EQ2 – Refer a Friend program

So EQ2 has this pretty cool idea going on – Refer a Friend program/promotion, which means that if you get a friend to sign up and subscribe (not just do the trial), both of you benefit. By linking your game accounts together (for this purpose only, I’m sure), anytime you and your friend(s) are grouped and you’ve mentored down, you both get an XP bonus. It’s designed to help get your friend up to speed fast, especially if you have a max level character and they are just starting out.

Well, it works.   Continue reading

The PvP Files: In the Garden of Good and Evil

This is an article I meant to write years ago, back when Grimwell Online was just getting started. It was going to be an ongoing debate about the merits of “good” versus “evil” in online PvP gaming. Obviously I never wrote the article, but as MMOs came and went, I never stopped thinking about player conflict and how it was driven.

As I’ve mentioned before, my first online multiplayer game was Asheron’s Call. Logging in for the first time, a new player was allowed to choose one of three races – Aluvian, Sho and Gharundian, respectively based on the cultures of Western Europe, Asia and the Middle East, more or less. You then picked out a pre-made template or if you were daring, played around with stats and created your own template. A starting city was chosen for you based on your race and away you went, happily killing monsters by the dozens. Other than racial preferences (Aluvians preferred daggers, Gharus were spear and Sho used unarmed weapons), there were no real differences between the races or classes really. Picking Sho simply meant you got a +5 to your unarmed (UA) skill and your avatar looked vaguely oriental, but that’s it. Your character wasn’t classified as “good” or “evil” based on anything other than your actions in game.Continue reading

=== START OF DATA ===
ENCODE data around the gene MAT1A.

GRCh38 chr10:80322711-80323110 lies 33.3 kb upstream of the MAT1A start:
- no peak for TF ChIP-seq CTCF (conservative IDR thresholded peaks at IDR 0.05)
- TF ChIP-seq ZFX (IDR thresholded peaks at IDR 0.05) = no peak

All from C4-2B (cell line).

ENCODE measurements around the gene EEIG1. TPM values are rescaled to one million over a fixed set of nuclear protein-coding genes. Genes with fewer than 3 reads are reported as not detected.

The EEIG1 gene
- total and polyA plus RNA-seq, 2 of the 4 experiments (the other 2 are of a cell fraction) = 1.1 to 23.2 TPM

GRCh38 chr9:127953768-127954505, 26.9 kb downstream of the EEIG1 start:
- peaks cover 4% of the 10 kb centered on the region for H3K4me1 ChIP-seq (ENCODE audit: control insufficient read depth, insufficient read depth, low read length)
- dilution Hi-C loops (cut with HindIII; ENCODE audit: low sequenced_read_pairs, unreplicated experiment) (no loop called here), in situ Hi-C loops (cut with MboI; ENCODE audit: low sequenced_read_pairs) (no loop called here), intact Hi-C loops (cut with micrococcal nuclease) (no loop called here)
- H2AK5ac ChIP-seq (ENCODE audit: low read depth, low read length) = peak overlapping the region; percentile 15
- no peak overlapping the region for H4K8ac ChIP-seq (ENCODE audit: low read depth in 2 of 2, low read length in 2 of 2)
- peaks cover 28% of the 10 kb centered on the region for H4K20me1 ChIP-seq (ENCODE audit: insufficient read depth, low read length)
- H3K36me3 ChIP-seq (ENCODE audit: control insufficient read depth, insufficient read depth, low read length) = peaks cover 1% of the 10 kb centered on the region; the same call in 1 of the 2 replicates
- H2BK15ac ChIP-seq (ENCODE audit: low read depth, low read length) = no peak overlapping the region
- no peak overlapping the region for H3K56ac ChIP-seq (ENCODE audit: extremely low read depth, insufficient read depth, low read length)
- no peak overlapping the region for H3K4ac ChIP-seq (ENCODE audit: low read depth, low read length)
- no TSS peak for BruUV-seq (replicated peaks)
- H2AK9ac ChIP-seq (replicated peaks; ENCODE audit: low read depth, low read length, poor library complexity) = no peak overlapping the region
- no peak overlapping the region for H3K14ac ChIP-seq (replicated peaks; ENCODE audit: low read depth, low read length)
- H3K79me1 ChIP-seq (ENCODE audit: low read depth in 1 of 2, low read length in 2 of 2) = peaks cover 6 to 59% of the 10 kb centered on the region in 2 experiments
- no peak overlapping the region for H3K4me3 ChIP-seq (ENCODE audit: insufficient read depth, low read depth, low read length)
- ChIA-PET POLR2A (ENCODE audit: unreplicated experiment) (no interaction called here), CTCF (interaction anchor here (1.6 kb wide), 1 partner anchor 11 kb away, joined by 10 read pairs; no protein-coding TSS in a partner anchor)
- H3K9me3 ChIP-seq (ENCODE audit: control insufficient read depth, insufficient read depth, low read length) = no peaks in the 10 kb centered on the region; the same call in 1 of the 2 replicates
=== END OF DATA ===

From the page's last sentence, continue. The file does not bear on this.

Fool Me Once…

I wrote this as the origin story for my character in a D&D 3.5 campaign a friend was running.  She was a young and rather rude shifter ranger, and this explains why.  I needed to write this for the other players, especially after I was extremely rude to a high level aristocrat who’d hired our group for some work.  We’re playing another game currently, but I really wish we could go back to this one some day.
I’m not sure how I skipped posting this before, so I’ll just mark it as of today’s date and leave it at that.  This was originally written back in October, 2005.  Continue reading

The PvP Files – Where the Real Gaming Is

One could be forgiven for assuming that the real gaming in MMORPGs goes on inside the virtual worlds created by developers and played by millions of people every day. While it’s true that the endless hours spent logged in to games such as World of Warcraft or Everquest II count as playing the game, it is definitely not the whole story.  There is another level of gaming that occurs outside the games themselves, one that enables players to form bonds across different games, genres and platforms. One that can be played at any time of the day, logged in or not. This is the real game, where reputations can be made or broken, were enemies can brag and recruits found. This is the world of the message board.  Continue reading

GamerGod Graphics